PINOCCHIO playing as part of the Sydney Fringe is the most marvellous worldbuilding. The production is artistically and intellectually rigorous, expressively expansive and technically perfect. It is having well deserved sold out houses, but get your hands on a ticket any way you can. Because this is a production so specifically created around its surroundings that one fears it will struggle to find a re-mount venue.
It begins as Geppetto is come home to his grey, brutalist, Bauhaus inspired, utilitarian, dirty-windowed workshop. Taking the photo of El Duce from the wall, Geppetto’s imagination fires and to the squeaks of his two clarinet-playing creations, the other three puppets will also come to life. For the next 40 minutes he will interact with love and with sadness and with surprise and with fear. Oh! the games they will play.
This is a wordless production, directed by Julia Robertson and composed and designed by the company. The plaintive pitch of the two instruments will sometimes blend and other times jar in a contrapuntal, atonal squeal. They are played to perfection with exceptional tonguing and soft fingering. The live, and some recorded, music is ably enriched by group percussion and individual and choral vocalisations. The a Capella is delicious and there is a soprano raised to chilling effect and a tenor which soothes but does not guarantee safety for the wielder of imagination.
Each new incarnation of the narrative is emotionally redolent in its visual impact. Bodies are detailed with needle sharp expressions of intent and response. Whether with arms in fourth or arabesque, or prone after an orchestrated collapse in perfect time, the count is seamless and the deceptively intuitive group movement is smooth and luxuriously observed. Right from the audience entry, when every finger of each hand is held in evocative and highly skilled positions, the movement expresses fantasy and play. Yet, this production will slip into darker overtones quite often… a strangling will assault the audience in a look-away moment.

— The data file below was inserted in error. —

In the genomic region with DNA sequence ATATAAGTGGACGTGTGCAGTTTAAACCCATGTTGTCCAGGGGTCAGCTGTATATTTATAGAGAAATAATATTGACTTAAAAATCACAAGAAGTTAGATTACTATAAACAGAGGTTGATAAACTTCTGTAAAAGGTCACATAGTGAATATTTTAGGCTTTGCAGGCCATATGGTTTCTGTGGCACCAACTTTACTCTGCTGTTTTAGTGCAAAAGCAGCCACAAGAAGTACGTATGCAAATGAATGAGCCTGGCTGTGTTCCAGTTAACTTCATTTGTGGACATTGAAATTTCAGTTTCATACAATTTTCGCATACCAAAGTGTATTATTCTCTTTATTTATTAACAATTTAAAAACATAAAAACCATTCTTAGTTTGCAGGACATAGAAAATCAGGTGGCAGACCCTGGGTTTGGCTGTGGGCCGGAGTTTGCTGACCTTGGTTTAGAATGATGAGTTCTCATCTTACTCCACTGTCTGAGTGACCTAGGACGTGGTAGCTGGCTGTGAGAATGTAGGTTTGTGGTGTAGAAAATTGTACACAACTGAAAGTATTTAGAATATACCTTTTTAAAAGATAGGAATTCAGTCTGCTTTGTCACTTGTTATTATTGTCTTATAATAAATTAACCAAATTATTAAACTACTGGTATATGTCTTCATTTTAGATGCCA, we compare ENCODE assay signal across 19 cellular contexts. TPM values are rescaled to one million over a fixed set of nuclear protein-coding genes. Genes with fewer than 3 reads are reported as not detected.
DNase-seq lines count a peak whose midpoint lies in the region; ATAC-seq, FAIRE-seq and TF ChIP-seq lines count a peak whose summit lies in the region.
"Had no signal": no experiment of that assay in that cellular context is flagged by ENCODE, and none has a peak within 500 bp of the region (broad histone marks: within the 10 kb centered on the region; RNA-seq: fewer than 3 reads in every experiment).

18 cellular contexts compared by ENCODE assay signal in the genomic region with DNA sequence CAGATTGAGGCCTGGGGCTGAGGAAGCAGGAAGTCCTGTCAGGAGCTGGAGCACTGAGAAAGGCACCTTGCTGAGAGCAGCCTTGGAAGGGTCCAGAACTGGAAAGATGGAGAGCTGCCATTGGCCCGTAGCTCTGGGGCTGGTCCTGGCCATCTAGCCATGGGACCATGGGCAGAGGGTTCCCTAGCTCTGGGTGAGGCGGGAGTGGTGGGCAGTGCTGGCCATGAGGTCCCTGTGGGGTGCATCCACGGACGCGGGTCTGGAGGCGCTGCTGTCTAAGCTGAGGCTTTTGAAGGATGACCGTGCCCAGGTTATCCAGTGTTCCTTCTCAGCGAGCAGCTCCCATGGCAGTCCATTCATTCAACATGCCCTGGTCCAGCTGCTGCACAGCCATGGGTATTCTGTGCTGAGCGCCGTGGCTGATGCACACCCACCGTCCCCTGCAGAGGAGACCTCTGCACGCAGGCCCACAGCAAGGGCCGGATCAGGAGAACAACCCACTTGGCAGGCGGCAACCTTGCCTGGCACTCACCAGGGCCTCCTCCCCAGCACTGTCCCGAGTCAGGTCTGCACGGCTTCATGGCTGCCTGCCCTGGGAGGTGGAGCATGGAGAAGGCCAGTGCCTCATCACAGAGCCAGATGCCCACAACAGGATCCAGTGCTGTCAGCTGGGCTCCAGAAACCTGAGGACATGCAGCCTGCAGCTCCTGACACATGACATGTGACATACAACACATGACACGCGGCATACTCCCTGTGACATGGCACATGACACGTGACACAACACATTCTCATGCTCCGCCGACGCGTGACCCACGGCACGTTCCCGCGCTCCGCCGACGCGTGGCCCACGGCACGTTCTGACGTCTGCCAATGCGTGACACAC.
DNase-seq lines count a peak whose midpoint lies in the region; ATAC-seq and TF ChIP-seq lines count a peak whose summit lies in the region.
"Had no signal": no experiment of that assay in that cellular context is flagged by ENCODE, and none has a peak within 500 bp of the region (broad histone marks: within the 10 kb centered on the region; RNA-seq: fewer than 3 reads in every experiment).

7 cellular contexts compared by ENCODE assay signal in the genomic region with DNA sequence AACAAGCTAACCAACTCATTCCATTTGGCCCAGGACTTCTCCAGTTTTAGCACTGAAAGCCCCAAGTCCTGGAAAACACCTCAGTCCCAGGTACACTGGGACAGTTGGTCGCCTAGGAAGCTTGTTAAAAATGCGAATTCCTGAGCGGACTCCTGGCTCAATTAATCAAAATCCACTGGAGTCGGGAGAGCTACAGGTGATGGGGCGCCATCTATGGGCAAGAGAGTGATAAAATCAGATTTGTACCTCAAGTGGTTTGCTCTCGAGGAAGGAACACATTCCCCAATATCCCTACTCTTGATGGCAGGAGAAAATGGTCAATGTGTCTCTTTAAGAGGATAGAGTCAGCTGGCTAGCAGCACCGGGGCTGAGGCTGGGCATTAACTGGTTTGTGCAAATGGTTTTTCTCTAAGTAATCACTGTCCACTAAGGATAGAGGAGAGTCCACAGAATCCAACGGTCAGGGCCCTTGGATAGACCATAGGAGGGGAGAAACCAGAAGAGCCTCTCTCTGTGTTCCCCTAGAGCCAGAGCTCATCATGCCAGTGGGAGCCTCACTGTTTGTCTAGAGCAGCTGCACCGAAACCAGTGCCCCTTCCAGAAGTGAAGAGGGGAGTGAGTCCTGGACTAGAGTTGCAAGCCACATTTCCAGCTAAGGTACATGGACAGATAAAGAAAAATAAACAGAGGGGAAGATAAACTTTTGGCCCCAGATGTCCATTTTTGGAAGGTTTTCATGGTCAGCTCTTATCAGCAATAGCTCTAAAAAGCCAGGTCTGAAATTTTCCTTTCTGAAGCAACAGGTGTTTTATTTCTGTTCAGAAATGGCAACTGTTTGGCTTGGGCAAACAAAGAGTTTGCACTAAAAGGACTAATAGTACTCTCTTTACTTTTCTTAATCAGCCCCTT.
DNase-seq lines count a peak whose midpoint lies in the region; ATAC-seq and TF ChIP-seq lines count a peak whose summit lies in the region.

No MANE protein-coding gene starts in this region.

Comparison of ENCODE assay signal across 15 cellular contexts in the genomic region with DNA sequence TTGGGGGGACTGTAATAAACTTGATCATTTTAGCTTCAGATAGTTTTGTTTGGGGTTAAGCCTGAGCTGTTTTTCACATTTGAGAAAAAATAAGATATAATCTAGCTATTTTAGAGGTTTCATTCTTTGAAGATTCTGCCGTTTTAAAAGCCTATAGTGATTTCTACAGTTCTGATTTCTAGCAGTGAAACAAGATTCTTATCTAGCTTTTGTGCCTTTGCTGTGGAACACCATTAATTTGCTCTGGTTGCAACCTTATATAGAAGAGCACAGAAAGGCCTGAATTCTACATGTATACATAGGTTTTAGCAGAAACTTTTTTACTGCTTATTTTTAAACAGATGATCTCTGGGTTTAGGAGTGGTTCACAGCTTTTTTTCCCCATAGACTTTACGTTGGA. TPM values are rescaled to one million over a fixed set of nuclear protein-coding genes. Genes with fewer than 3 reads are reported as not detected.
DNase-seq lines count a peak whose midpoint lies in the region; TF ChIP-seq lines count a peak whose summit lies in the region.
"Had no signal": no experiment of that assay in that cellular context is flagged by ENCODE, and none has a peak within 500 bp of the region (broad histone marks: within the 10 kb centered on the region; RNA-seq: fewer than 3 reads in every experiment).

The characters have both clarity and blur, changeability and stability with Matthew Lee’s work as Geppetto grounded and detailed in its characterisation. His boo-boo elbow and man child reaction is just lovely and our empathy is engaged when, to a clarion call, his constructions make fun of him. It is his stewardship of the figments which fulfils the story elements as he interacts with the ensemble of Annie Stafford, Max Harris, Grace Stamnas, Oliver Shermacher and Laura Wilson.
Set in a confided bare space with only a large wooden cutting table, there is considerable scope for using levels and coming close to the audience seated on three sides. Above the scene, projected on the architrave, are epithets of a kind in Italian and in English. The performances are so mesmerizing that one hardly notices the chapters but words like ‘Vulpine’ and ‘the terrible dogfish’ leap out but are harsh in their lyricism. ‘land of the boobies’, that phrase looks better in Italian!
As the politics outside Geppetto’s enclave creeps into the world he has built, the world we have shared, the sensory and performance elements swell with totalitarian overtones and undercurrents. Forced callisthenics stream with the sweat of fascism and the audience understands that a Nuremburg ending is inevitable. We are caught in the excitement. Complicity in the awe and shock is horrible and telling!